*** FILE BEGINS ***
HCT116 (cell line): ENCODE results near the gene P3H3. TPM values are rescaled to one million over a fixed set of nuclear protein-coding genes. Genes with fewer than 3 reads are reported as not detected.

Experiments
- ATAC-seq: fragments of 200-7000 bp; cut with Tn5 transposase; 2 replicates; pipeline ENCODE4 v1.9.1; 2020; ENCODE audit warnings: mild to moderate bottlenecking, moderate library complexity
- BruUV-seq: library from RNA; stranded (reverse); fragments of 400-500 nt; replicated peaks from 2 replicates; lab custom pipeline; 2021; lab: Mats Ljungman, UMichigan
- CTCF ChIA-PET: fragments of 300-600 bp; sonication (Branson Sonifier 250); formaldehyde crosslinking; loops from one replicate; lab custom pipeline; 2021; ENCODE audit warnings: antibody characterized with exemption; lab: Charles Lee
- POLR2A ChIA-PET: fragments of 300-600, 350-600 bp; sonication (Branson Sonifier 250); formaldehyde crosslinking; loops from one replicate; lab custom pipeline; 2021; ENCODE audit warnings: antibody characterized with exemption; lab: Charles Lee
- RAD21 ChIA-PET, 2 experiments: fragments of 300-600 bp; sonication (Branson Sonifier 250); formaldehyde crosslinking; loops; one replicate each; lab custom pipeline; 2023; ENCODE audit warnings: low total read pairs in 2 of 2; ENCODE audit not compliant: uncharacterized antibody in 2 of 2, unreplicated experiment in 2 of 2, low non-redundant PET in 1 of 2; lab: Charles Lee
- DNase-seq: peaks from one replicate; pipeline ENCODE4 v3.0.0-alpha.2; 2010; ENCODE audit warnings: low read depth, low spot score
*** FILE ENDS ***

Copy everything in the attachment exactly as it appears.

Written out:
HCT116 (cell line): ENCODE results near the gene P3H3. TPM values are rescaled to one million over a fixed set of nuclear protein-coding genes. Genes with fewer than 3 reads are reported as not detected.

Experiments
- ATAC-seq: fragments of 200-7000 bp; cut with Tn5 transposase; 2 replicates; pipeline ENCODE4 v1.9.1; 2020; ENCODE audit warnings: mild to moderate bottlenecking, moderate library complexity
- BruUV-seq: library from RNA; stranded (reverse); fragments of 400-500 nt; replicated peaks from 2 replicates; lab custom pipeline; 2021; lab: Mats Ljungman, UMichigan
- CTCF ChIA-PET: fragments of 300-600 bp; sonication (Branson Sonifier 250); formaldehyde crosslinking; loops from one replicate; lab custom pipeline; 2021; ENCODE audit warnings: antibody characterized with exemption; lab: Charles Lee
- POLR2A ChIA-PET: fragments of 300-600, 350-600 bp; sonication (Branson Sonifier 250); formaldehyde crosslinking; loops from one replicate; lab custom pipeline; 2021; ENCODE audit warnings: antibody characterized with exemption; lab: Charles Lee
- RAD21 ChIA-PET, 2 experiments: fragments of 300-600 bp; sonication (Branson Sonifier 250); formaldehyde crosslinking; loops; one replicate each; lab custom pipeline; 2023; ENCODE audit warnings: low total read pairs in 2 of 2; ENCODE audit not compliant: uncharacterized antibody in 2 of 2, unreplicated experiment in 2 of 2, low non-redundant PET in 1 of 2; lab: Charles Lee
- DNase-seq: peaks from one replicate; pipeline ENCODE4 v3.0.0-alpha.2; 2010; ENCODE audit warnings: low read depth, low spot score